The first major consolidation of the social-networking age – the merger of Facebook with rising star Twitter – may have been derailed by questions over Facebook’s inflated valuation, a leading analyst has claimed.
Facebook’s attempts to woo Twitter with an all-stock offer fell on deaf ears, and it appears the social-networking giant’s valuation seems to have been the sticking point, said Madan Sheina, principal analyst at Ovum.
But, since neither company, as yet, is able to demonstrate that it can make money on a scale that matches its number of users, the outcome might not be a bad thing, Sheina added.
Acquisition talks between two leading Web 2.0 social-networking sites, Facebook and Twitter, fell apart last week. Facebook was tabling a US$500m all-stock offer for Twitter.
“That might seem like a high watermark for a Web 2.0 firm, but apparently it wasn’t enough for the micro-blogging site. But could Twitter really look at itself in the mirror and justify a higher price, or even that price for that matter?,” said Sheina.
“After all, it is still without a revenue-generating business model. Plus, its ability to send mini-text messages (‘Tweets’) of 140 characters or less on the internet or mobile phones is a clever idea, but hardly rocket science, and certainly doesn’t come with a natural money-making model,” she added.
“Putting a value on Twitter’s shares, however, creates a big sticking point for privately held Facebook – which is setting a value on that stock. Valuations are typically based on the company’s last transaction. In Facebook’s case, its valuation has reportedly been set at around US$1bn, largely thanks to Microsoft’s US$240m stake 13 months ago for greater advertising rights.”
With the worlds economies spiralling into a downturn, that figure might seem to be exaggerated right now.
To put it into perspective, Sheina pointed out that Facebook’s valuation exceeds that of Yahoo! and eBay, both of which have profitable business models, although their valuations have dropped recently. “Plus the valuations of these kinds of similar ‘dotcom-esque’ internet firms have dropped substantially – Google has shed around two-thirds of its value, and News Corp, the parent firm of rival social-networking site MySpace, is trading at a third of its 52-week high right now.”
Facebook, Sheina said, seems intent on leveraging its US$15bn valuation to flex its muscle and try to broker any kind of deal before it drops. “But the first thing that Twitter’s management will probably have thought is whether the stock is actually worth US$500m or not.”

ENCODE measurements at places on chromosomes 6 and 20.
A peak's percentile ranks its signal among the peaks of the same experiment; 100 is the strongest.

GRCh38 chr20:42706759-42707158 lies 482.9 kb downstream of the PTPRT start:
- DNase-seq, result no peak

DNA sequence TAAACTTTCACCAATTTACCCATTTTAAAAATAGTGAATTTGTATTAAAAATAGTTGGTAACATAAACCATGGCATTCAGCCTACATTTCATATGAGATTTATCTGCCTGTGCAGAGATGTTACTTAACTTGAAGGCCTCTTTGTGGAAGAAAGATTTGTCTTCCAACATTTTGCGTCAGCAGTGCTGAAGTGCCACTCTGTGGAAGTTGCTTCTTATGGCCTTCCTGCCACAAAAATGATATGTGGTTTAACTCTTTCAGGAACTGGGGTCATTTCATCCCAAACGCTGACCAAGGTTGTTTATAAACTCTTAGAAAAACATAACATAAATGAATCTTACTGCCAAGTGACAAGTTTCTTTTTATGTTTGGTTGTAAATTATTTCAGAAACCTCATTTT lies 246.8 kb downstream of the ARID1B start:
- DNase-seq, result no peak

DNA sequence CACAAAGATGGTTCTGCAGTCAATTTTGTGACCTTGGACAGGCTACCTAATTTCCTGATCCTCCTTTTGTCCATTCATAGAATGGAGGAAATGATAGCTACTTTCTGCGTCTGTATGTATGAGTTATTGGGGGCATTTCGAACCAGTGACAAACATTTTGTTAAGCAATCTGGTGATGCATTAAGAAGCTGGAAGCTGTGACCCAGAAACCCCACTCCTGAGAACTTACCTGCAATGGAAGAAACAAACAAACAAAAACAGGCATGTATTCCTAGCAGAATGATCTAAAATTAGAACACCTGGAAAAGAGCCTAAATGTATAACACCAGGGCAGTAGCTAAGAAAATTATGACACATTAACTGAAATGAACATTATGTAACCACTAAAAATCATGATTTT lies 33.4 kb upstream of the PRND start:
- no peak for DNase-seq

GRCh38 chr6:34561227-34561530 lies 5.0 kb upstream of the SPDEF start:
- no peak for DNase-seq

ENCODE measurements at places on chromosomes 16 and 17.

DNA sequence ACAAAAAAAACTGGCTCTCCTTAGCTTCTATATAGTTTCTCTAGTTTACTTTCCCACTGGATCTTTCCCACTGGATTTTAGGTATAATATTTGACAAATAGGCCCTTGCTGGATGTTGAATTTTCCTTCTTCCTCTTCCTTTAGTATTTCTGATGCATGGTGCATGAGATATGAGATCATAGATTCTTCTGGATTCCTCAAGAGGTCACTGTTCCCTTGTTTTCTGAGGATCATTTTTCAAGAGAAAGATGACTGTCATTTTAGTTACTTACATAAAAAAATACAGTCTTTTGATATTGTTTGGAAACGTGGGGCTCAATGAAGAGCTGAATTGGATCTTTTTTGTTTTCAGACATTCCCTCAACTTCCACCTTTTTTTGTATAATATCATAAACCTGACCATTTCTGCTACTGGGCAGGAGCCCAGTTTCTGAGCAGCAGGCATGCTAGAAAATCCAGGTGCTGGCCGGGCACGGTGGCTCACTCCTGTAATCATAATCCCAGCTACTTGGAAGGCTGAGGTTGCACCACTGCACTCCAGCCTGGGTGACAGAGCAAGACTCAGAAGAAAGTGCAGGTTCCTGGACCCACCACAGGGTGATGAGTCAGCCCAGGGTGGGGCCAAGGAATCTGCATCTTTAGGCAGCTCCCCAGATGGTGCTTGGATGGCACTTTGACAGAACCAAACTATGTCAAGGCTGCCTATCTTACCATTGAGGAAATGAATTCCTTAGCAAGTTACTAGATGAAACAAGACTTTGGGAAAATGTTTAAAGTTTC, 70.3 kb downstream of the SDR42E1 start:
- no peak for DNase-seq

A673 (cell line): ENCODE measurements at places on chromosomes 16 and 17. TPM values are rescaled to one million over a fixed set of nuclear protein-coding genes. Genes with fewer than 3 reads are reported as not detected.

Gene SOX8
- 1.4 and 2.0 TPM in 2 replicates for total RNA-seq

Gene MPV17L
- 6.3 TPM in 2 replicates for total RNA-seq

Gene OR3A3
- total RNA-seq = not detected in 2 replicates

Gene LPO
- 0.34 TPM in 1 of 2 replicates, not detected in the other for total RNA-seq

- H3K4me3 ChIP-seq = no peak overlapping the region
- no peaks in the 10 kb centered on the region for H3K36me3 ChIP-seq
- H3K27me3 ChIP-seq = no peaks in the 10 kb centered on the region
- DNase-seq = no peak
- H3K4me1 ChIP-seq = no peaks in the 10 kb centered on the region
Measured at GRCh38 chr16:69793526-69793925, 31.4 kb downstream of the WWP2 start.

Sheina said rejection might not be a bad thing for Facebook. “On face value, combining two of the world’s leading social-networking sites seems like a perfect match. Facebook has its own basic Twitter-like features, and Twitter lacks the more advanced social features of Facebook. Twitter also has innovation in certain areas, such as status update, that Facebook can benefit from.
“However, on a corporate level, a merger could be a mismatch. Twitter has yet to sketch out plans to monetise its blogging site. Revenue has always been an issue for Facebook, and Twitter’s high SMS costs related to the delivery of its messages to mobile phones in some international markets does not really address that. One way to generate revenue is to target corporate users with some kind of value-added business messaging service.”
While Facebook has never stated its intention to address corporate business communications like its professional sibling, LinkedIn, it does seem keen to follow an advertising model, whereas Twitter has never pursued this path or indicated an interest in it – as yet anyway.
“Twitter would certainly be a nice addition to Facebook’s stable, but it isn’t necessarily going to take Facebook into new revenue-generating markets,” Sheina suggested.
“Rather than grab a company that has yet to make a cent, a bigger revenue opportunity for Facebook would be to either compete with or acquire LinkedIn.
“However, the fear of Twitter falling into the hands of a rival like Google or Yahoo! might well be enough to justify another swoop by Facebook at a later date.”
By John Kennedy